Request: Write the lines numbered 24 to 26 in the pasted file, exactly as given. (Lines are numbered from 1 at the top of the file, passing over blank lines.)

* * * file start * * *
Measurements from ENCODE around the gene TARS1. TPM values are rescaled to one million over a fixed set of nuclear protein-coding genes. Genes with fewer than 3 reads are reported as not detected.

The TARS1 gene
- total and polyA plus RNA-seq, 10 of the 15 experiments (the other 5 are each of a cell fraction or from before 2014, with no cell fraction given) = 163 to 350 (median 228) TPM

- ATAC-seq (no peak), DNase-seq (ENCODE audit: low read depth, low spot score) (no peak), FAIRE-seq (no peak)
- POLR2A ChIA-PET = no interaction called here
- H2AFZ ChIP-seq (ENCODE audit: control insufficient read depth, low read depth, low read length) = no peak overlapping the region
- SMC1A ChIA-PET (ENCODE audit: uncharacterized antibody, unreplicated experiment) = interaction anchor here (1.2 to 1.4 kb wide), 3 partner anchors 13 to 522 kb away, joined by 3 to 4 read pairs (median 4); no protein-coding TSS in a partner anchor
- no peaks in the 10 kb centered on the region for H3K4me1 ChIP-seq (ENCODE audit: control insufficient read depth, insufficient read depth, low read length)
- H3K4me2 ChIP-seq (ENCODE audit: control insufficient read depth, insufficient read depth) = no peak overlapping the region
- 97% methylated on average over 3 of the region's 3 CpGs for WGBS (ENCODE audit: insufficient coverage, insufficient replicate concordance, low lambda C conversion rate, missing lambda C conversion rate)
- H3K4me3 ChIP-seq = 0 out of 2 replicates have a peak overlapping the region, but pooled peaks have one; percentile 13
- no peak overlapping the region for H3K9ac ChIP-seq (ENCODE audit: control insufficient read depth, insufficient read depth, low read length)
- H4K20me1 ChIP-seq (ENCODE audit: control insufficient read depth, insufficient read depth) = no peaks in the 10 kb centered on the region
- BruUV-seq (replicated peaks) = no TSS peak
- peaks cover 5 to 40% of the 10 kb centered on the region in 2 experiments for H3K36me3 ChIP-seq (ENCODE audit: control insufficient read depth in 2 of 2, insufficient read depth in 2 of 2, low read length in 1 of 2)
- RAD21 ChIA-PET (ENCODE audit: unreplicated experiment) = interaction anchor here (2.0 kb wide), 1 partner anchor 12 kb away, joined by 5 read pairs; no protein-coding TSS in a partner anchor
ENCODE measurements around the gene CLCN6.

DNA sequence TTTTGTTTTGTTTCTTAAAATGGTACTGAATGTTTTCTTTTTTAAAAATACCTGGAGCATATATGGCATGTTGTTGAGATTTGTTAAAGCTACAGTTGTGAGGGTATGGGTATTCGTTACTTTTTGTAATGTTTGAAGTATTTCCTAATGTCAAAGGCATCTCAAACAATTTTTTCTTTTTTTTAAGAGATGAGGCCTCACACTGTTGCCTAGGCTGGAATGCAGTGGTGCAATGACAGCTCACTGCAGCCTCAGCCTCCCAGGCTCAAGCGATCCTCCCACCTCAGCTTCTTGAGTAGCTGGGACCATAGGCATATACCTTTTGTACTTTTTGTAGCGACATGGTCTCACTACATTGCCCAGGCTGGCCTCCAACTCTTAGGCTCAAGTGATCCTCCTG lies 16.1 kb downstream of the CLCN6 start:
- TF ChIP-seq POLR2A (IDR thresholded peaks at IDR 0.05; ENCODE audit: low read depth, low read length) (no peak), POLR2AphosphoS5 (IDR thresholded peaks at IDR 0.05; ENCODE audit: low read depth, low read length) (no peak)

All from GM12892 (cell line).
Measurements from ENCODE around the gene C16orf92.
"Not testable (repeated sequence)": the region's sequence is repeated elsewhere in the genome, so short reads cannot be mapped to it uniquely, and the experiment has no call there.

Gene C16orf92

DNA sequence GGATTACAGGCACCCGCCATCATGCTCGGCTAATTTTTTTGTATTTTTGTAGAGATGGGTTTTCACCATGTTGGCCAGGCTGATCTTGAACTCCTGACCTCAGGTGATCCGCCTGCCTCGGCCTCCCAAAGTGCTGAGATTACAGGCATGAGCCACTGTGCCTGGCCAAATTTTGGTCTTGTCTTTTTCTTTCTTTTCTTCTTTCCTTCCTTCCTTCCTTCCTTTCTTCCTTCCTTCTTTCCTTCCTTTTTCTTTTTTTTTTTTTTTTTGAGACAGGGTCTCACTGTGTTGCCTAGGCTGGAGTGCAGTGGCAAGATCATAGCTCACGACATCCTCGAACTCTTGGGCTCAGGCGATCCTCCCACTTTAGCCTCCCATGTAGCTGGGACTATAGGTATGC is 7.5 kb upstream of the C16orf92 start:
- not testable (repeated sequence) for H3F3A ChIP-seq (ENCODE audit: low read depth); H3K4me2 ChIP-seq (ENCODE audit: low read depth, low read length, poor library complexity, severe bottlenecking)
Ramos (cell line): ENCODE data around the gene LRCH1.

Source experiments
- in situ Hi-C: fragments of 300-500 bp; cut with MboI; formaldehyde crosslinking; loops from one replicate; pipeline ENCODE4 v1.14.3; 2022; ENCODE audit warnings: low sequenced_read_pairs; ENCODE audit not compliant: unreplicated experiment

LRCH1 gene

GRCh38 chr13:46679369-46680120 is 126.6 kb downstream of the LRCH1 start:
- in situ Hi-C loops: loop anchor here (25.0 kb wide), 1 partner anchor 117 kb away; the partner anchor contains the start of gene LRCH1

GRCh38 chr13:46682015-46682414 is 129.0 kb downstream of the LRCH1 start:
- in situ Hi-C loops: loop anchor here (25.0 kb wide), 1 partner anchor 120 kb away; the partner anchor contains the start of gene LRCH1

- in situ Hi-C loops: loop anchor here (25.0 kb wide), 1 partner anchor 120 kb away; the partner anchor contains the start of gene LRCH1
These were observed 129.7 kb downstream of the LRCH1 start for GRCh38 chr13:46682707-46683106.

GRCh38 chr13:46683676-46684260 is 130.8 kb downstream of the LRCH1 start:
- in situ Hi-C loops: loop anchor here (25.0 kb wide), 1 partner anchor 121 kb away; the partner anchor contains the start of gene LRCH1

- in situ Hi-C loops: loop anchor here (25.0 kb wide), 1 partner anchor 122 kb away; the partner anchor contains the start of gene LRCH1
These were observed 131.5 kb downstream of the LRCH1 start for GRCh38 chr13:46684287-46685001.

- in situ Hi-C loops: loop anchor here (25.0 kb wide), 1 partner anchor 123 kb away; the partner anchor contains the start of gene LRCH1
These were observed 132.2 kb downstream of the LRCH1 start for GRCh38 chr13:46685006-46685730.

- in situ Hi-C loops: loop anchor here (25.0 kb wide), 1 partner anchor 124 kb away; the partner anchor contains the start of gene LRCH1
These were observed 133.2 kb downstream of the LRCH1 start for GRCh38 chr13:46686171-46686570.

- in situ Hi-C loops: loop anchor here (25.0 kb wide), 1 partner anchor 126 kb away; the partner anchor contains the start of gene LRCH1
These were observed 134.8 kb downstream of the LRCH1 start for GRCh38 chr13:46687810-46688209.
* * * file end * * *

DNA sequence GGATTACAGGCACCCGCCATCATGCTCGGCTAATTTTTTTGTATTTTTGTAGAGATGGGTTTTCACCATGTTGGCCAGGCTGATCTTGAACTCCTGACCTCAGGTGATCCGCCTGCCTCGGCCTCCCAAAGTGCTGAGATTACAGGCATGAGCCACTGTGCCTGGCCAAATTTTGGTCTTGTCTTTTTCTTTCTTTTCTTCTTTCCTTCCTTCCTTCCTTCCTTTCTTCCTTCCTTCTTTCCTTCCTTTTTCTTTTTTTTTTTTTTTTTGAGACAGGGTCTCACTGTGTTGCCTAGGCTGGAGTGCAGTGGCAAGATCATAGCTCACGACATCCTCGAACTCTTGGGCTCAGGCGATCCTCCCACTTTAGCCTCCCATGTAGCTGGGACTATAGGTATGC is 7.5 kb upstream of the C16orf92 start:
- not testable (repeated sequence) for H3F3A ChIP-seq (ENCODE audit: low read depth); H3K4me2 ChIP-seq (ENCODE audit: low read depth, low read length, poor library complexity, severe bottlenecking)
Ramos (cell line): ENCODE data around the gene LRCH1.